Post by ericpalmsprings on June 3rd 2011, 10:10 pm

Hi Calusa--thank you so much for the information! That's interesting that the piece village piece seems to be a different size than the catalog listings.

Last week I was very lucky to score a charger plate that you had mentioned he had done in his Venice studio--here's a picture of it. It was done by him in 1978--it's 18 1/2" wide here's a picture of it:



Thank you again for taking the time to to reply and please thank Raul in advance as well. I am so anxious to see the Pomona exhibit this fall. Cheers, Eric
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Re: Raul Coronel

Post by Calusa on June 3rd 2011, 11:48 pm

Glad to be of help. That's a great plate you picked up. It was actually done while he was still on Melrose Ave. in Hollywood before he reorganized and moved to the Venice studio. I spoke to him today, he was having some trouble logging onto the forum so he hasn't had a chance to see the pics you posted. He told me that the "village" piece was likely one of a kind which accounts for the odd size. He says the lamp is likely one of about 2 or 3 that were made. He did not make many of those because he says they were quite fragile because of the piercing. I am also looking forward to the Pomona show; there will be a concurrent show at the Museum of Arts & Crafts on Wilshire that will feature the huge yellow covered pot pictured in this post (he calls it "The Banana")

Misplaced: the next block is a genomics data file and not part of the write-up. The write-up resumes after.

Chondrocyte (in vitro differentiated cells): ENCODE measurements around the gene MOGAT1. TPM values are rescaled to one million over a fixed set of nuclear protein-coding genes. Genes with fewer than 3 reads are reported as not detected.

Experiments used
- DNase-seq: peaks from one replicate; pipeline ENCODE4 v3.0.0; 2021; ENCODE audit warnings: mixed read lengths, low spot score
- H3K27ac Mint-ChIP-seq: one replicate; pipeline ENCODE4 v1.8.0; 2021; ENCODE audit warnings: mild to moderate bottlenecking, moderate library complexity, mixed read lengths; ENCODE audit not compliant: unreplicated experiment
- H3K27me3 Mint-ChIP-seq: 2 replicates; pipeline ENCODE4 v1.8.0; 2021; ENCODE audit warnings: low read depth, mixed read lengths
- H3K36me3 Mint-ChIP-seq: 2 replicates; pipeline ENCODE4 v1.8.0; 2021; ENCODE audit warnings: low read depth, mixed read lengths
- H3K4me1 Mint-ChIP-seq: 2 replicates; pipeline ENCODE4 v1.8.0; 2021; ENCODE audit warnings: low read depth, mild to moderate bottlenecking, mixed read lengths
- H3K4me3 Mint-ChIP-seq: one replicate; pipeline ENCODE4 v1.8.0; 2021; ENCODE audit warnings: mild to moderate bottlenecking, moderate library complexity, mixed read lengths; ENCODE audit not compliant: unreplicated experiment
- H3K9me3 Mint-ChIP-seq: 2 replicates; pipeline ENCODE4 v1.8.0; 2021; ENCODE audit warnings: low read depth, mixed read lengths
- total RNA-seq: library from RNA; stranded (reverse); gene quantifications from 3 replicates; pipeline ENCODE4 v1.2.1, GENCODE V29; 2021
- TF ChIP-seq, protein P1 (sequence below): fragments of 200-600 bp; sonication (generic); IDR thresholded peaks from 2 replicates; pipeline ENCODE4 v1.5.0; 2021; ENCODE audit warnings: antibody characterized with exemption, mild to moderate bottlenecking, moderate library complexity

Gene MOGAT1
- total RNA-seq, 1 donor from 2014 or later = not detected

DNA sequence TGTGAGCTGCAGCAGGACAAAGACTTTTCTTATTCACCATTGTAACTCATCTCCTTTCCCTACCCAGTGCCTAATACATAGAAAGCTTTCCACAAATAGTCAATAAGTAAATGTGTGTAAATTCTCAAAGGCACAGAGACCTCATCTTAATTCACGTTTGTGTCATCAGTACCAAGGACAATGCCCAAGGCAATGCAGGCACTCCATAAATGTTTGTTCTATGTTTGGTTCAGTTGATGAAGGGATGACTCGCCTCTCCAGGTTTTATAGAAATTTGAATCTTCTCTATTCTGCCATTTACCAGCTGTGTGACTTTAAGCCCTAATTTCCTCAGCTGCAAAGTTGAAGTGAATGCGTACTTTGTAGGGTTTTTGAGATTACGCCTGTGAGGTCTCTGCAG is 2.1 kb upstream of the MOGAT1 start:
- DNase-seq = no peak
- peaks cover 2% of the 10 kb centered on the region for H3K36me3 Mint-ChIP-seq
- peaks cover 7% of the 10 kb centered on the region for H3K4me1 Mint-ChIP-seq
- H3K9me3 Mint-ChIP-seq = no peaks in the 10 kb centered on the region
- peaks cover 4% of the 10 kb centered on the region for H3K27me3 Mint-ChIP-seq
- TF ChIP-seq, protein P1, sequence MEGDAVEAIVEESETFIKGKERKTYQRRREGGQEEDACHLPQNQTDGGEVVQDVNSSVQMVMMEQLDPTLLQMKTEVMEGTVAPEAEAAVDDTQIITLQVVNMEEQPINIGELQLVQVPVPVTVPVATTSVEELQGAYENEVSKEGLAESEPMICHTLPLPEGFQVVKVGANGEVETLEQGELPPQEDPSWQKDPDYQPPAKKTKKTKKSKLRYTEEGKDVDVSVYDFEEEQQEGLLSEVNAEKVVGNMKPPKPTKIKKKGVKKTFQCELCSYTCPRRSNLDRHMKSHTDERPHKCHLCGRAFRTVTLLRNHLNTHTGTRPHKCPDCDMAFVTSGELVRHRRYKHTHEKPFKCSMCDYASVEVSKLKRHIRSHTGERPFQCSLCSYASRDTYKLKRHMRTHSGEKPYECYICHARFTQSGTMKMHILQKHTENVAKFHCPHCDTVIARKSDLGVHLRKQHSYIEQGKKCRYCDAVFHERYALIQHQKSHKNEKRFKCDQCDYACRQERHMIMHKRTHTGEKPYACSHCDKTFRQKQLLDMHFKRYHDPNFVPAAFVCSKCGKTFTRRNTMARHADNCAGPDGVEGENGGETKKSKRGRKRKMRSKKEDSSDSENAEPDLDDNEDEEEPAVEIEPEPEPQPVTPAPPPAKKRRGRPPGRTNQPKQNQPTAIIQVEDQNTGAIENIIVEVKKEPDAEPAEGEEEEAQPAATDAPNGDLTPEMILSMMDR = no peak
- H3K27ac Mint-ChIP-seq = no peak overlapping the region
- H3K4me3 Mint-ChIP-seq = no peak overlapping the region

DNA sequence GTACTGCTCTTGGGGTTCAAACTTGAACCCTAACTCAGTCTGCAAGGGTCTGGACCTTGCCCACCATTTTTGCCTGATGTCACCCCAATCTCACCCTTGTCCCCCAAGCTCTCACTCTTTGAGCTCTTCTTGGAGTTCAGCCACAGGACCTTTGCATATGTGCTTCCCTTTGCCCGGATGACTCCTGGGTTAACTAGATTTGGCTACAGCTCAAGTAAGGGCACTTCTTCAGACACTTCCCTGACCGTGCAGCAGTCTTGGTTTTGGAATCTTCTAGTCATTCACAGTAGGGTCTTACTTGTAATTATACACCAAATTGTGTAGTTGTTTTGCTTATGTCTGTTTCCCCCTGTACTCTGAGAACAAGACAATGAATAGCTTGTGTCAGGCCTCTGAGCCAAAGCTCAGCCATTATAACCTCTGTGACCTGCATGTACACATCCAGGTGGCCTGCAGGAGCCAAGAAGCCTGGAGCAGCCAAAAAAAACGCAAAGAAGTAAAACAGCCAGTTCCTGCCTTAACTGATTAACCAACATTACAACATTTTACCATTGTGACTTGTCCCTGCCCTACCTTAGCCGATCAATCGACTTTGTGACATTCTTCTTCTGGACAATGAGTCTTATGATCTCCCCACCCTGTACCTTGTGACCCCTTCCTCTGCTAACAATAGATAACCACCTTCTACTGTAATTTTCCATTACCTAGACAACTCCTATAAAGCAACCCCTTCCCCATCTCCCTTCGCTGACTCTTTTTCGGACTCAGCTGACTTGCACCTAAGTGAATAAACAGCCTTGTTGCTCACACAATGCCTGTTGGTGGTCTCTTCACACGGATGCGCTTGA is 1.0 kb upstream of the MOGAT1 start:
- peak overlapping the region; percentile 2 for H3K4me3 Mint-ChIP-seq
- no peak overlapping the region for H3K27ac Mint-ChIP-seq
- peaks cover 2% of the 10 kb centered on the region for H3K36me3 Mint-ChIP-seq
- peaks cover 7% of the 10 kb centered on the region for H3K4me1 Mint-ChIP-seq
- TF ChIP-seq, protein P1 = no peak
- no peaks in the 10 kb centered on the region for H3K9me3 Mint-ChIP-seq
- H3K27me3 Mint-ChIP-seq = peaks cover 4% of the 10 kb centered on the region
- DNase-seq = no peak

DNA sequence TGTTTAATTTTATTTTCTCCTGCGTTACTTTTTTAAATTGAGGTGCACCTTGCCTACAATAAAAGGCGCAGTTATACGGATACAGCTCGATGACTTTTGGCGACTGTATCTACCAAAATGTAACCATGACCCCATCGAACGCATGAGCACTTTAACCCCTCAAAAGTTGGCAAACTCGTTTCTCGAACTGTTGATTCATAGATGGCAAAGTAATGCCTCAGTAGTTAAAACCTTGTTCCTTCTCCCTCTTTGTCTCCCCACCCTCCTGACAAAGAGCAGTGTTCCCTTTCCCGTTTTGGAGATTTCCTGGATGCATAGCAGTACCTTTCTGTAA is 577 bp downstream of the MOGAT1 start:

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More Acquisitions

Post by Calusa on June 4th 2011, 12:31 am

Here are a couple of recent scores; the first is a female bust that is a portrait of Raul's late wife (a sentimental favorite of his). An incredible find at a local estate sale last month. It has only a partial paper label so it went unrecognized, but I was familiar with it from seeing it in his photo archives. Interesting thing about this is it is made from wheel thrown pieces with the features pushed out from the inside and refined on the outer surface. the hair is another wheel thrown pot, altered and placed upside down on the head (pretty amazing accomplishment!).